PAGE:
The assets of Death Row Records, said to include master recordings of Tupac Shakur, Snoop Dogg and Dr. Dre, were auctioned yesterday (Jan. 15) for $18 million to Canadian development company WIDEawake Entertainment Group.
Because of the less-than-expected acquisition price, the only creditor likely to capture a return after lawyers and other Chapter 11 administrative fees are paid is the Internal Revenue Service.
That means other creditors, including unsecured ones like co-founder Lydia Harris, will be left out in the cold. Harris isn't content with the verdict.
"This was all a scam from the beginning," a disgruntled Harris tells Billboard. "Everyone wanted me to bring judgment down, and so I brought on the case. But now I'm not getting paid because I'm an unsecured creditor? Yet, administrators are getting paid and Suge [Knight]'s bills are still getting paid? If it wasn't for me no one would be getting money. They made sure it happened this way because I was the biggest creditor. There must be some internal thing going on and I'm obviously not in on it."
According to Harris, Conquest Media, an online marketing and branding company, made an undisclosed bid yesterday, but the judge overruled it because it wasn't filed on time.
As previously reported, Death Row initially filed for Chapter 11 protection in April 2006, and that July, the California judge overseeing the filing ordered a bankruptcy trustee to take over the label. Along the way, three companies put bids in on Death Row, all three valued at about $25 million. But the first two -- stalking horse Warner Music Group and its replacement Koch Entertainment -- both pulled out when due diligence showed that inadequate record-keeping made it difficult to ascertain the label's valuation, let alone whether it was worth the $25 million bid both had made.
An investment group called Global Music agreed to buy Death Row in June 2007, but that deal collapsed amid fighting between investors, who ultimately were unable to raise the necessary financing.
Harris battled Knight for years for a share of Death Row and won a $107 million judgment in 2005, which was one of the factors that tipped the label into Chapter 11.
WIDEawake Entertainment Group Inc., based in Toronto, has had nominal exposure to the U.S. market. Lara Lavi, the company's founder and CEO, is a lawyer, songwriter and entrepreneu, who founded the company in 2006 to work in a variety of media, including film and music. WIDEawake has distribution in Canada through Universal Music.
Lavi says WIDEawake does not have distribution in the U.S. and has not determined which company it will partner with to distribute the Death Row catalog.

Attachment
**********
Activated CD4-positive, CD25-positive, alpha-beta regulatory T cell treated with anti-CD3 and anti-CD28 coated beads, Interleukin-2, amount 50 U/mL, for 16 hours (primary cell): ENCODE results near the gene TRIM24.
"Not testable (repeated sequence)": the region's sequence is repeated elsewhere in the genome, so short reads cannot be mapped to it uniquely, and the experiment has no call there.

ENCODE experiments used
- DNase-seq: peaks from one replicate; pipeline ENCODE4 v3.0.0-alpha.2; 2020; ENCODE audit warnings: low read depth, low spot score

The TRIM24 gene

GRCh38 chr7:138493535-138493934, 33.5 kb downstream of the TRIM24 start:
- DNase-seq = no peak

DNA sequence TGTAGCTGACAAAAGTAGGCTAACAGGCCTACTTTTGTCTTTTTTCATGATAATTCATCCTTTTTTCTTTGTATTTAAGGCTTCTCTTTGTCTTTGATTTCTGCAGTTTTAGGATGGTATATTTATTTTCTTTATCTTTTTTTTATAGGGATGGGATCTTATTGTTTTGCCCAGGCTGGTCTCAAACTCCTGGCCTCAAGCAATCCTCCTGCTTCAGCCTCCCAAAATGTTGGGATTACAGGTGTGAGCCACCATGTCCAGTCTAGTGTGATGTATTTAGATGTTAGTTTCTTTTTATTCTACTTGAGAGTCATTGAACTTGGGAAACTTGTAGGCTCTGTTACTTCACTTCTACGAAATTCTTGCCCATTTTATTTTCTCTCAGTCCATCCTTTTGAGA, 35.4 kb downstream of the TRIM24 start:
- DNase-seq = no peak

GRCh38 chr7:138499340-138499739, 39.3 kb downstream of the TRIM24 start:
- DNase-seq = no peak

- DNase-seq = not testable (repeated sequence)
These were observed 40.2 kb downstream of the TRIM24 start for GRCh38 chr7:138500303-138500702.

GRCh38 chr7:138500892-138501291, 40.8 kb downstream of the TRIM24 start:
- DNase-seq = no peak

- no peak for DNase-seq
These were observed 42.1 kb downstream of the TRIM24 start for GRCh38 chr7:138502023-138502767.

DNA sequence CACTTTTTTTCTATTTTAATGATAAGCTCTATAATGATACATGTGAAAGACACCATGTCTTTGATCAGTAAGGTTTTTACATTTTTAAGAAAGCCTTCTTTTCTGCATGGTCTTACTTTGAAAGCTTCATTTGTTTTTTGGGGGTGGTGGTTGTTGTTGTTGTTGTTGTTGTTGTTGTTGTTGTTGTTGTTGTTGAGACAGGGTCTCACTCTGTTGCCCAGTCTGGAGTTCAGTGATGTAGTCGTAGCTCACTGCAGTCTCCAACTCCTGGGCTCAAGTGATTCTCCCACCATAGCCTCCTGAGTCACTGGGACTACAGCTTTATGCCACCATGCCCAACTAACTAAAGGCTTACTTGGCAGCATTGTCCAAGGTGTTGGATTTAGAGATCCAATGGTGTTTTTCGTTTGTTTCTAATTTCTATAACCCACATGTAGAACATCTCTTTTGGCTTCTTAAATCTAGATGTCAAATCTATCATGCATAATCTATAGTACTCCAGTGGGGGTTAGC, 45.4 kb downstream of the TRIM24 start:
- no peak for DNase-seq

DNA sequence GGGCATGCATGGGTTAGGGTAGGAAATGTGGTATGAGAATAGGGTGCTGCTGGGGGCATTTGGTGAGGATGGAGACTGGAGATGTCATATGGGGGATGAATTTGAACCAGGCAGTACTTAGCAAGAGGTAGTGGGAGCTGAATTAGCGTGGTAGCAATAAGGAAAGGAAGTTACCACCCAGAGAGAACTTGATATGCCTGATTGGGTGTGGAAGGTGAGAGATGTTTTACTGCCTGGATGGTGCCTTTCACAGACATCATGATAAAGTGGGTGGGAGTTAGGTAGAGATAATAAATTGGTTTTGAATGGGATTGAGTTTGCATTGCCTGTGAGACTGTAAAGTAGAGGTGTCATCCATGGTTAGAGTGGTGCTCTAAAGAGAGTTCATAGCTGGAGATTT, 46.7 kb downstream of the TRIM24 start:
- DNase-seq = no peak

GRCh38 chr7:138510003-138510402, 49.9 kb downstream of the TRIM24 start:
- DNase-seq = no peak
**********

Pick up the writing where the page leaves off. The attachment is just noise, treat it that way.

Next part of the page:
"We have some ideas," she says, adding that the label has been in contact with companies in the U.S. about potential distribution. "We're very respectful of Death Row's legacy and when the time is right we'll announce that."
Lavi acknowledged there is significant unreleased material included in the deal, including tracks by Shakur, Dr. Dre and others. "There's probably more that hasn't seen the light of day than has," she says. Lavi says announcements on the unreleased material are forthcoming. In the case of the Shakur material, the company will work closely with his estate.
Lavi would not disclose who WIDEawake's investors are, other than to say the company has financing to secure the Death Row deal. She says the value of the acquisition makes sense considering "it is a clear deal. There's no debt to worry about." WIDEawake lists its investors as Mississauga, Ont.-based New Solutions Capital.
Lavi says she is unconcerned about any potential involvement of Knight, the label's co-founder. "He's moved on," she says, noting he has started a new label.
For her part, Harris also recently launched an independent label, Lady Boss Entertainment, which she had planned to continue funding with the money she hoped she'd be awarded in the settlement. Now, Harris says she's looking for investors to "make it what Death Row was supposed to be. I need people who believe in me."
"My head is spinning right now. I feel like a victim," says Harris. "They took all this time and tried to attack me, now there's no money for unsecured creditors. Now I wonder if it was all worth it. But I'm definitely not giving up. I never thought I would end up with anything. I'm going to keep pushing."
Reporting by Mariel Concepcion, Ed Christman and Robert Thompson.